I recently listened to a great interview with Simon Sinek (the “Start With Why” dude) where he talks about leadership styles. He mentions Jack Welch, CEO of GE, who is apparently a Wall Street business idol (and sounds like kind of a douchebag). He contrasted Welch’s leadership style (cut the “bottom” 10-20% of employees every year, whether their performance over the last several years had been good or not, generally putting a lot of pressure on employees, etc.) with the leadership style of James Sinegal (former CEO of Costco).
Costco is well-known for their stance that the minimum wage should be increased, and its average employee pay is $21/hr – almost three times the federal minimum wage. Sinegal was often criticized by Wall Street for putting good treatment of employees & customers ahead of pleasing shareholders, and his whole management style was based around the belief that treating employees well creates a culture where customers are treated well – thus, business growth.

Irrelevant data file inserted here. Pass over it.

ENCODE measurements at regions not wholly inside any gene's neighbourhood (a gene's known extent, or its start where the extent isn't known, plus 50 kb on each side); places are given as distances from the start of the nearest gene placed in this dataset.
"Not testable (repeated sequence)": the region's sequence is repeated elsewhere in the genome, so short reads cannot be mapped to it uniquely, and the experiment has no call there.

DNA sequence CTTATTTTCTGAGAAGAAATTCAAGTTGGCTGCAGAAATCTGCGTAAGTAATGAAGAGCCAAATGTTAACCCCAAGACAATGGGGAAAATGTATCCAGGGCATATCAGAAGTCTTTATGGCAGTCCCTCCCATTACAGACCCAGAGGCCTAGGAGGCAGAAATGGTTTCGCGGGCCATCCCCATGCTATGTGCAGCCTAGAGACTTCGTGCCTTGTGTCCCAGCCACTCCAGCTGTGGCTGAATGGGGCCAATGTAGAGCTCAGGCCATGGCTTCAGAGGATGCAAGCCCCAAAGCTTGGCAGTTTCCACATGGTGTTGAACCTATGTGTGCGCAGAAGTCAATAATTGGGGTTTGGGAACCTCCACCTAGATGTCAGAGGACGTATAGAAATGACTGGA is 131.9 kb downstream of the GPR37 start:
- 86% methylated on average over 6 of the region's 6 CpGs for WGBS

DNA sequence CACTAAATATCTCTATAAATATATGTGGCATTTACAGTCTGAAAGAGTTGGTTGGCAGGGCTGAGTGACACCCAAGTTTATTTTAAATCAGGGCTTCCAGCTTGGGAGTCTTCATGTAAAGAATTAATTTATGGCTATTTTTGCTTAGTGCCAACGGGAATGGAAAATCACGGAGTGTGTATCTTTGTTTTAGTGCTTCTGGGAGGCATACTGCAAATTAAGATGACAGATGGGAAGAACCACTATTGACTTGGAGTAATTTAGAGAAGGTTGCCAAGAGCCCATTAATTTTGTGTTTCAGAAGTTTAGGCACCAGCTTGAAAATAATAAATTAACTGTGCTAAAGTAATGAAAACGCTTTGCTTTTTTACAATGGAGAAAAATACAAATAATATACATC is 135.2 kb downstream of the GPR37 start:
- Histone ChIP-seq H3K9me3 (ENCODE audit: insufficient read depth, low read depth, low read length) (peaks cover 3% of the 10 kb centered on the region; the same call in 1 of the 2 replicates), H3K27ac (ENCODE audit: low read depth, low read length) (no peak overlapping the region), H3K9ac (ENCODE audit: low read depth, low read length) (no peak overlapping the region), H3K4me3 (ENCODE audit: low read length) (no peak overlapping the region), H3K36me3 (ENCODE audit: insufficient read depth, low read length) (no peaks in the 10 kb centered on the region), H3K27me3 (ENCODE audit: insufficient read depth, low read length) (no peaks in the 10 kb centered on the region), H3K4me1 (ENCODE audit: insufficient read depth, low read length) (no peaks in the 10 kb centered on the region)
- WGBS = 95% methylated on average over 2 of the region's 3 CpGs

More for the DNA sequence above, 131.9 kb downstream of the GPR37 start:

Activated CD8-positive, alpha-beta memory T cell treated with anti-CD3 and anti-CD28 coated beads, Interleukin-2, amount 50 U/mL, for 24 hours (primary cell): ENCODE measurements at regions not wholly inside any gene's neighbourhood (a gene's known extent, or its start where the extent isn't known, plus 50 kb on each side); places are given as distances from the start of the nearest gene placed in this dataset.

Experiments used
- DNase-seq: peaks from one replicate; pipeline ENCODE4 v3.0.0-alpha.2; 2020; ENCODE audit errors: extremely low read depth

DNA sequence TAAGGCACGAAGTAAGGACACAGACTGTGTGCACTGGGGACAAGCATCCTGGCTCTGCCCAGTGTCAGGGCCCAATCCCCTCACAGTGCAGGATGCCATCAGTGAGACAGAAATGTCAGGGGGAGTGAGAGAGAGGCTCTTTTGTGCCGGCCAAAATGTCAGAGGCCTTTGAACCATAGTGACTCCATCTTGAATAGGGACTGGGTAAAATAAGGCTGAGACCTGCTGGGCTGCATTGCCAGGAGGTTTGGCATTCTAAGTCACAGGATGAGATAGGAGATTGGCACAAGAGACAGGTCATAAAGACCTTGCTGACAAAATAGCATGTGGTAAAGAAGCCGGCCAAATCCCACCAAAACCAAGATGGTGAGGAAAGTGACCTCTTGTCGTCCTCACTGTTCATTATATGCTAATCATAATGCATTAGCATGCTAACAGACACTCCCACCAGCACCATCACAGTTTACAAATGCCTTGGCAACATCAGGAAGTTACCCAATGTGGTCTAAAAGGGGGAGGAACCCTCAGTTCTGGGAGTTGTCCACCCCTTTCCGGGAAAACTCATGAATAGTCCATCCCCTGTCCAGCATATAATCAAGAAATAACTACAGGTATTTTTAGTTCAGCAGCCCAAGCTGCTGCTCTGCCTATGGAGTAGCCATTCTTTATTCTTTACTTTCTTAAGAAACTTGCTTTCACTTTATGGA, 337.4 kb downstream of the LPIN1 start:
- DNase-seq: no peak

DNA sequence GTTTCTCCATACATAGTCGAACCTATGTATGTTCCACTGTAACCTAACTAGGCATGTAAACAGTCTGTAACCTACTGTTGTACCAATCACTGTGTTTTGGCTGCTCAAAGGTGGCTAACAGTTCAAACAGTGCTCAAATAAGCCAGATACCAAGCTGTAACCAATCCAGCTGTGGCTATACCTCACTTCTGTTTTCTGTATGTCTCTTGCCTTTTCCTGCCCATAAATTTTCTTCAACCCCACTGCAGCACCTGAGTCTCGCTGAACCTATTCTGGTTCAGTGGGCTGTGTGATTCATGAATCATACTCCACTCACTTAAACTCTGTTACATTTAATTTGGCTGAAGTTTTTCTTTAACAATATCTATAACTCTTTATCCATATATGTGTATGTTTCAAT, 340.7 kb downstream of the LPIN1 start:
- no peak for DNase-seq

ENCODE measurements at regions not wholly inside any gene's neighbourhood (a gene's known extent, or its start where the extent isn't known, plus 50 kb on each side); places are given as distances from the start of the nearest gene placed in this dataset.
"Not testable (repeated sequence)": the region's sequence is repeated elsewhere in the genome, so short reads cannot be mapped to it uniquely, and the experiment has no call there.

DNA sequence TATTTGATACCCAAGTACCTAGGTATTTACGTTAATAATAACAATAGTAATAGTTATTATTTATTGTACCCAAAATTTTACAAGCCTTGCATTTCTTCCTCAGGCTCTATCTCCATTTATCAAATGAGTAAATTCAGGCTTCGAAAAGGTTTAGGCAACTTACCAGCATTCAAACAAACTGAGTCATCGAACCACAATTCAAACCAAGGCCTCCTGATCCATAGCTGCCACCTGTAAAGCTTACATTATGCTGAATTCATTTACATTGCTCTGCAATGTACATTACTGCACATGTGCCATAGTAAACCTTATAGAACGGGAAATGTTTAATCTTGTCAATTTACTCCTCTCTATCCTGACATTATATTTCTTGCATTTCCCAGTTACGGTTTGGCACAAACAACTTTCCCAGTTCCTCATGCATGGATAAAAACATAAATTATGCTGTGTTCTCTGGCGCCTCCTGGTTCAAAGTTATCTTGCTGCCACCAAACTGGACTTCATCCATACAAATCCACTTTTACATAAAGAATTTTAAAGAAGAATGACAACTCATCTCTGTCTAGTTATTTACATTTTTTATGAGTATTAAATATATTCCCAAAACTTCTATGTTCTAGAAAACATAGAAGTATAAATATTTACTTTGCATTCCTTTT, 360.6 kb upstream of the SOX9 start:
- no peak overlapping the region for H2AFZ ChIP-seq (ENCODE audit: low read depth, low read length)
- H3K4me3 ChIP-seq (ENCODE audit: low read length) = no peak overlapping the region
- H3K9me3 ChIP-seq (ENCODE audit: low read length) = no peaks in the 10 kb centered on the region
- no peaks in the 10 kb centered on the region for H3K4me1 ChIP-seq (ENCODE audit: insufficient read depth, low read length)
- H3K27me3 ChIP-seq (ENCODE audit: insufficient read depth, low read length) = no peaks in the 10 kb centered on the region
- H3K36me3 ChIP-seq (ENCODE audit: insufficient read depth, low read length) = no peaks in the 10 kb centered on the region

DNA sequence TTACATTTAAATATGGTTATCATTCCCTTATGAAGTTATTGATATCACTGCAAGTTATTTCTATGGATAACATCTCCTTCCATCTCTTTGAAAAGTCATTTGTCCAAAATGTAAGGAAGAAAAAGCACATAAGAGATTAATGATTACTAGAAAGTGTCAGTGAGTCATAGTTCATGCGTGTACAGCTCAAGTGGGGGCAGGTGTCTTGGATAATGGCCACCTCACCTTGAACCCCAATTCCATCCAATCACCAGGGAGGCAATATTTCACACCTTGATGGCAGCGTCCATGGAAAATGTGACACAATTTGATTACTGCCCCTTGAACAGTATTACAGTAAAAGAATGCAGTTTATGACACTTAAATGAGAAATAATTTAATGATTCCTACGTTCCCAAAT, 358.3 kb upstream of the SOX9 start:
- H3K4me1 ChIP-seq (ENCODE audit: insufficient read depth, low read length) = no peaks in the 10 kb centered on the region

The kicker? During Welch’s tenure, GE’s value rose 4,000%; during Sinegal’s tenure, Costco’s value increased by 5,000%. Proof that ethical business can pay off.
If you need to hire someone to grow your business: pay them an ethical rate, take a pay cut in the meantime if necessary, and train them to bring more money into your business. If you can’t do that, you need to evaluate your business model, because something needs to be fixed.
Uncomfortable truth #2: If you don’t have time/energy for marketing, your business model is broken.
One of the common contributors to the “I can’t pay, but…” phenomenon are sites looking for regular (read: weekly or more) contributors. They say you’ll get exposure by writing for them, and that should be payment enough, thank you!
Two pertinent facts: